Magazine article Modern Trader

fX-Rated

Magazine article Modern Trader

fX-Rated

Article excerpt

Last fall, on the day that Lehman Brothers fell, I was on a flight to Florida for a CME Group financial conference. The plane was filled with industry people and everyone was abuzz about Lehman's failure and possible market fallout. But what was remarkable was the calm, even when the meeting began that afternoon. The biggest CME members were attending this conference, and relatively few, if any, seemed overly concerned. Headlining the opening speech, and what was serendipitous timing on the CME's pare, was none other than Paul Volcker, former U.S. Federal Reserve chairman, who has seen some volatility in his days.

Of course Volcker spoke about the "reversal of the exuberance" in the markets, noting that "fear is driving the markets today." He spoke of a "failed financial structure held together by extraordinary actions," and said that, although he was "reassured" with the CME's clearinghouse, he wasn't as confident with the credit and securities markets. Perhaps he was speaking to his audience, but frankly, he was right on target. And that's why there was relative calm with that group, as the clearing systems forged in the futures and options industries have proven to work. Later Volcker, in a roundtable with several global central bankers, noted that he foresaw trouble in the $3 trillion dollar a day forex markets, especially on the retail OTC side. Especially in the United States.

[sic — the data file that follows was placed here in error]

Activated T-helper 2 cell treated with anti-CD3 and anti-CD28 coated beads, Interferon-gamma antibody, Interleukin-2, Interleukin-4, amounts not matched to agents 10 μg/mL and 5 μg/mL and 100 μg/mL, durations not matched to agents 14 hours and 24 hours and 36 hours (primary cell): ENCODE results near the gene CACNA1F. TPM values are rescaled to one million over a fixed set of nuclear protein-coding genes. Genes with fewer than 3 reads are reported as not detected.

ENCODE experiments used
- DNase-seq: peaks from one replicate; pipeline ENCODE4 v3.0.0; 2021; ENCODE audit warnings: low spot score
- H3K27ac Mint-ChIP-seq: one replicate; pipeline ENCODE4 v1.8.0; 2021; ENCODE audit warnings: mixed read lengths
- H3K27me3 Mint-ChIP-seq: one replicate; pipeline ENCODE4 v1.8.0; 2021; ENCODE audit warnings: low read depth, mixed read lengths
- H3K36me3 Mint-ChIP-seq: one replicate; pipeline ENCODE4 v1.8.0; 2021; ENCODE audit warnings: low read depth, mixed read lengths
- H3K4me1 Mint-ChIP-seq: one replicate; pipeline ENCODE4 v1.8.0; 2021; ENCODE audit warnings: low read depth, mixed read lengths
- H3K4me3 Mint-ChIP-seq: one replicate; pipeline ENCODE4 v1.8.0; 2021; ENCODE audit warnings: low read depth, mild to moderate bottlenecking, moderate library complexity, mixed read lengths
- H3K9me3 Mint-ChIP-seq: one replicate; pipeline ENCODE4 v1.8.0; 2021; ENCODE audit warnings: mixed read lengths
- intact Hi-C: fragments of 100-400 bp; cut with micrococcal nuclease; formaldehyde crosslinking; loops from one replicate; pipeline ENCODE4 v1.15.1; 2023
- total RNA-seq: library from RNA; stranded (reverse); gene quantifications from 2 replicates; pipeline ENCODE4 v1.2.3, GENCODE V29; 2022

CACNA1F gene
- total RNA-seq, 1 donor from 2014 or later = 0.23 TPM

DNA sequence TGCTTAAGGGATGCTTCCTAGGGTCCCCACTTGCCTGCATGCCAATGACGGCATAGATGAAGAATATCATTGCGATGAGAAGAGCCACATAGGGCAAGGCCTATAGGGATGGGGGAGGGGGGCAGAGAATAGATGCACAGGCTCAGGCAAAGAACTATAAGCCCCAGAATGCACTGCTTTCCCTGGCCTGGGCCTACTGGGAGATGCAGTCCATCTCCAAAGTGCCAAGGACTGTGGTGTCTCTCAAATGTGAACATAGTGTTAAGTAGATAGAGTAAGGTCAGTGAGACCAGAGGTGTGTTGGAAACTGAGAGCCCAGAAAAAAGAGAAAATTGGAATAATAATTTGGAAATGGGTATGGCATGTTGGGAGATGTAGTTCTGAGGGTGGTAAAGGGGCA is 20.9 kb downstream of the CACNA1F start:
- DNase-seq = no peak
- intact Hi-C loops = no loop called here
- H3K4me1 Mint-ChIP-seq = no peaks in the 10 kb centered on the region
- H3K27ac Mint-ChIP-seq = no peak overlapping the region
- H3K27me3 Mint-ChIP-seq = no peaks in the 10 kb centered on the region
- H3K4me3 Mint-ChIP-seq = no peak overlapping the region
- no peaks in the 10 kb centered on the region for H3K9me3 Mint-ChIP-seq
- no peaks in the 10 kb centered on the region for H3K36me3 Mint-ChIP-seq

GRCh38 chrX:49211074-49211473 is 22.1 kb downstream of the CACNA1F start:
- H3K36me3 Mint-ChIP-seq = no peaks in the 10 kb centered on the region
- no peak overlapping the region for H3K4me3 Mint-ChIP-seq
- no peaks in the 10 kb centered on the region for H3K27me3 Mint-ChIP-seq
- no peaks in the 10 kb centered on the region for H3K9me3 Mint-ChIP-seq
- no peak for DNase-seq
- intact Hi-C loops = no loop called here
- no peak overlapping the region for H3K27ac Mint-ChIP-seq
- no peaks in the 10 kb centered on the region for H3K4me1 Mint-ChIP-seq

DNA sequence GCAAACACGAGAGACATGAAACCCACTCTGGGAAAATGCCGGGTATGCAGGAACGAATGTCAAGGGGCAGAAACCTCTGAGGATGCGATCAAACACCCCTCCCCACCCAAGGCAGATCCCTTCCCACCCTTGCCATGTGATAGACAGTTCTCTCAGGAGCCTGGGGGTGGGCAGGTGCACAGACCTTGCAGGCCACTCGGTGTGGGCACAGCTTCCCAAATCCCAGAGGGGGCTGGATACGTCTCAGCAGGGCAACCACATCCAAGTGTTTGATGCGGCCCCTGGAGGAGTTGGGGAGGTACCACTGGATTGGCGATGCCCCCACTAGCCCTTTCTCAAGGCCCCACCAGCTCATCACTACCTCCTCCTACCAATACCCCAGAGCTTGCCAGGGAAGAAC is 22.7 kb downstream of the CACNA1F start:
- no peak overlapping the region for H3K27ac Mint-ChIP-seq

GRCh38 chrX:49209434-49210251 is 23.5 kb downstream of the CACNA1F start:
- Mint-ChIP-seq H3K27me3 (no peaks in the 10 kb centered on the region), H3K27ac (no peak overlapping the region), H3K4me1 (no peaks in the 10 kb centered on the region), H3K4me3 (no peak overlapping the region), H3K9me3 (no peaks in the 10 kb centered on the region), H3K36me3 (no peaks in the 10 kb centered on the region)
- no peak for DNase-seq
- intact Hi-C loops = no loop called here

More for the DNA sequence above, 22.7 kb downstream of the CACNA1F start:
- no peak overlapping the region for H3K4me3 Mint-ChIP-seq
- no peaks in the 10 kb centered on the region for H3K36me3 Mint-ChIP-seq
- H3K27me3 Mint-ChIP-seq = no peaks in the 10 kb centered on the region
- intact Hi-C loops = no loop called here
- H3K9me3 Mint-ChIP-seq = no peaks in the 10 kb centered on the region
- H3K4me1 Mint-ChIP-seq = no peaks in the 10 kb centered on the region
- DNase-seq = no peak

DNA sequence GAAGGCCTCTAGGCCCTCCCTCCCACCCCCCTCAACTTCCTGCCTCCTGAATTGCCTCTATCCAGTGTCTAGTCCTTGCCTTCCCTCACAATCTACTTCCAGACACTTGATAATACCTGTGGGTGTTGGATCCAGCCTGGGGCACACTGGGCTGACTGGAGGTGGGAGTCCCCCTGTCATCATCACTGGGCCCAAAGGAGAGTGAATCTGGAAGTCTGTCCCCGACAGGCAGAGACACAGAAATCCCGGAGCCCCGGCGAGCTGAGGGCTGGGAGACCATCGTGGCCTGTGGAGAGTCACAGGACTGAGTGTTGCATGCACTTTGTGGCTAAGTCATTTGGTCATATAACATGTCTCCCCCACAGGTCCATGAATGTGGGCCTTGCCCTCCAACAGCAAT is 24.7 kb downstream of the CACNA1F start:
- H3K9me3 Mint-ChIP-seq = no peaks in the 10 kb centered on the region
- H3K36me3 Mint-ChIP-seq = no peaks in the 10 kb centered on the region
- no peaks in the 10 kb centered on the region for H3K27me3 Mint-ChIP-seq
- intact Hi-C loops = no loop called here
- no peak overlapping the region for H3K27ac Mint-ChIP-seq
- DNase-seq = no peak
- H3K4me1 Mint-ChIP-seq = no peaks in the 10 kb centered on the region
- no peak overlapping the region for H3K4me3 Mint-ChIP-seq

Anyone who watched the fall of Refco, which carried a big name and vanished practically overnight, understands where Volcker was coming from. Although the futures side of the accounts were moved with no problem, the OTC forex players got little back on their dollars. Clients were stunned to realize they weren't protected, but they shouldn't have been.

A week after the CME forum, I moderated a retail forex panel at a Profit/Loss conference during which I asked the panelists--three forex brokers and one professional trader--how they dealt with account safety nets. …

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